Middle ear infection (otitis media)

Stinging and throbbing pain in the ear, usually after a previous cold - such symptoms speak especially for younger children for acute otitis media. Home remedies often help relieve earaches and shorten the duration of otitis media. Among the risk factors of middle ear inflammation include cigarette smoke or anatomical features.

Emergence and forms of a middle ear inflammation

An acute otitis media is mainly caused by cold viruses. They migrate through the passage (Eustach tube) from the pharynx and cause inflammation in the mucous membrane of the middle ear. Only when the eardrum has a hole, germs can also penetrate from the outside through the ear canal, rarely occurs an immigration via the bloodstream. In about 10 percent of cases, bacteria such as pneumococci or hemophilus are involved in otitis media.

Sometimes the middle ear infection in children constantly returns or does not heal properly. Such a chronic otitis media is often accompanied by pus accumulations in the middle ear, which are often emptied by the - at some point torn - eardrum.

Middle ear infection: causes and risk factors

Why some children repeatedly suffer from otitis media, others hardly, is not exactly known. Breastfeeding in the first three months of life seems to protect against middle ear infections. As risk factors and causes of a middle ear inflammation are assumed:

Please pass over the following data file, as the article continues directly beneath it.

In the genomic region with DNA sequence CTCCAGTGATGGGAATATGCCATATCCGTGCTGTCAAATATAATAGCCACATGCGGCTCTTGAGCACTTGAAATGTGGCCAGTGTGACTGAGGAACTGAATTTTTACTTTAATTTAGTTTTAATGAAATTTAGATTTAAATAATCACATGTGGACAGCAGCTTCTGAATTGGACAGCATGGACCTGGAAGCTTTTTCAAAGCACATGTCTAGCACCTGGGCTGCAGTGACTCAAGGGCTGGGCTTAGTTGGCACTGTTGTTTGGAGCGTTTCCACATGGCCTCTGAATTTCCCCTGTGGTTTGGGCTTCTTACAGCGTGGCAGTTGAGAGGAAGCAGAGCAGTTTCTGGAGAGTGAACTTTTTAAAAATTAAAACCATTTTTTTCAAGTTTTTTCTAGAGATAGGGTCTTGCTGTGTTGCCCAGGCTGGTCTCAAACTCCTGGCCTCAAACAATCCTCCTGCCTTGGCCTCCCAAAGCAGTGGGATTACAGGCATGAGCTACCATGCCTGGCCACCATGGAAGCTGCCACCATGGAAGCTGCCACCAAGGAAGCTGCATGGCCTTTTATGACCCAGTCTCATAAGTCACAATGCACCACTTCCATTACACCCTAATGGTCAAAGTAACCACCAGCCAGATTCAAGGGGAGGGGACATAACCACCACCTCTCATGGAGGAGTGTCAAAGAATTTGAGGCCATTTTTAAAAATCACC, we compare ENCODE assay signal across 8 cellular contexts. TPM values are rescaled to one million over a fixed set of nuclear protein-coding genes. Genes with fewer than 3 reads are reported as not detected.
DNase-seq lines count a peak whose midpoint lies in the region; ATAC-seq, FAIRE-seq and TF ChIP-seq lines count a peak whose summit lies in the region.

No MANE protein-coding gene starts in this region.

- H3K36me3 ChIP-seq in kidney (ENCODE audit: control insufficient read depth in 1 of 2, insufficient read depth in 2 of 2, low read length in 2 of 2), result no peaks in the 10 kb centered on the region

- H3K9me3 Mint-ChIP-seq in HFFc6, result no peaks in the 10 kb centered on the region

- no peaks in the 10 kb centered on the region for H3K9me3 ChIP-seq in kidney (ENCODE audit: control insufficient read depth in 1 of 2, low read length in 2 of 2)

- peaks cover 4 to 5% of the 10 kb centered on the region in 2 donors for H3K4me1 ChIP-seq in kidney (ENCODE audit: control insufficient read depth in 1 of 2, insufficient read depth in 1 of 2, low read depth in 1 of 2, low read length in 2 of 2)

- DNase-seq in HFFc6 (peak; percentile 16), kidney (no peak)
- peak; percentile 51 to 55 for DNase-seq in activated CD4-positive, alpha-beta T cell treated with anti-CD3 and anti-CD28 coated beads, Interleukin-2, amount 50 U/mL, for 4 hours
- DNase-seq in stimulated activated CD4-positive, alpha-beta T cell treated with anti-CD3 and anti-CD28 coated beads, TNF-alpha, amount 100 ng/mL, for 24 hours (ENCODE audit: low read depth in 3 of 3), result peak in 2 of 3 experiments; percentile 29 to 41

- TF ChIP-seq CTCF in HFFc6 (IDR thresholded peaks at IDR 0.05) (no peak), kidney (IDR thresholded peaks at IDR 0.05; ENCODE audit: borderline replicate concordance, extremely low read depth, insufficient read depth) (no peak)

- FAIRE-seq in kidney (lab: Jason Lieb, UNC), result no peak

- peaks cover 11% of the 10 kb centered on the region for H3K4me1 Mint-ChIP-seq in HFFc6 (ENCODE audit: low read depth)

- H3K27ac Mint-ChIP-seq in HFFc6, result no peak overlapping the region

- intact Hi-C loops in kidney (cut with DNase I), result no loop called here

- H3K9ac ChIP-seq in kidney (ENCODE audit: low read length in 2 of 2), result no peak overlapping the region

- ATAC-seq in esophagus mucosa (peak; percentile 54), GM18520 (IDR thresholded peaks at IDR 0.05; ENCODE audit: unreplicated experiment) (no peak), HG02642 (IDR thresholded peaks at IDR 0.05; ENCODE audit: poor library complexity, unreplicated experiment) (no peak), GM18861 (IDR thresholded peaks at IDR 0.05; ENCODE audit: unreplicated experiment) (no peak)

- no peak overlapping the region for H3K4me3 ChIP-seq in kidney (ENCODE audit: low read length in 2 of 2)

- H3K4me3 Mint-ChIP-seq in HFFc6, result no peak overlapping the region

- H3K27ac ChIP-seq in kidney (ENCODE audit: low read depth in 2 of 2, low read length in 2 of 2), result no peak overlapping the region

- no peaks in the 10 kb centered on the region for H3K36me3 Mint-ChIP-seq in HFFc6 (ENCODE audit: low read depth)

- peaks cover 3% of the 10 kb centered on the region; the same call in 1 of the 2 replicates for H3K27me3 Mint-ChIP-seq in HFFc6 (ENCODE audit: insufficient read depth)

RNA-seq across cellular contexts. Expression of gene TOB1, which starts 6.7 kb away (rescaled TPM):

• Much contact with other children (siblings, daycare) and thus with pathogens
  • Constant sucking on the pacifier
  • Cigarette smoke indoors
  • Pollutants in the outside air
  • Anatomical features, such as cleft palate or large pharyngeal tonsils
  • Maybe allergies and the reflux of stomach acid in the throat

Middle ear infection: symptoms and signs

Inflammation of the mucous membrane in the middle ear causes increased secretion (puffing effusion). As a result, children still have a very tight connection to the pharynx. The secretion can not drain and presses against the eardrum from the inside. This causes the severe earache, which is one of the typical symptoms of otitis media. Usually only one ear is affected by a middle ear infection and its symptoms.

The acute pain lasts from a few hours to three days. However, the tympanic effusion can persist for up to a month and cause temporary deafness. If the pressure is too strong, the eardrum may burst and the secretion drain. As a result, the pain subsides abruptly. The crack usually heals on its own within about two weeks.

In toddlers, the symptoms of otitis media - cough, runny nose, earache, possibly fever - are often not so clear. Instead, it may have a stomachache and diarrhea. Babies are restless, do not shout and eat, sometimes they constantly attack the affected ear.

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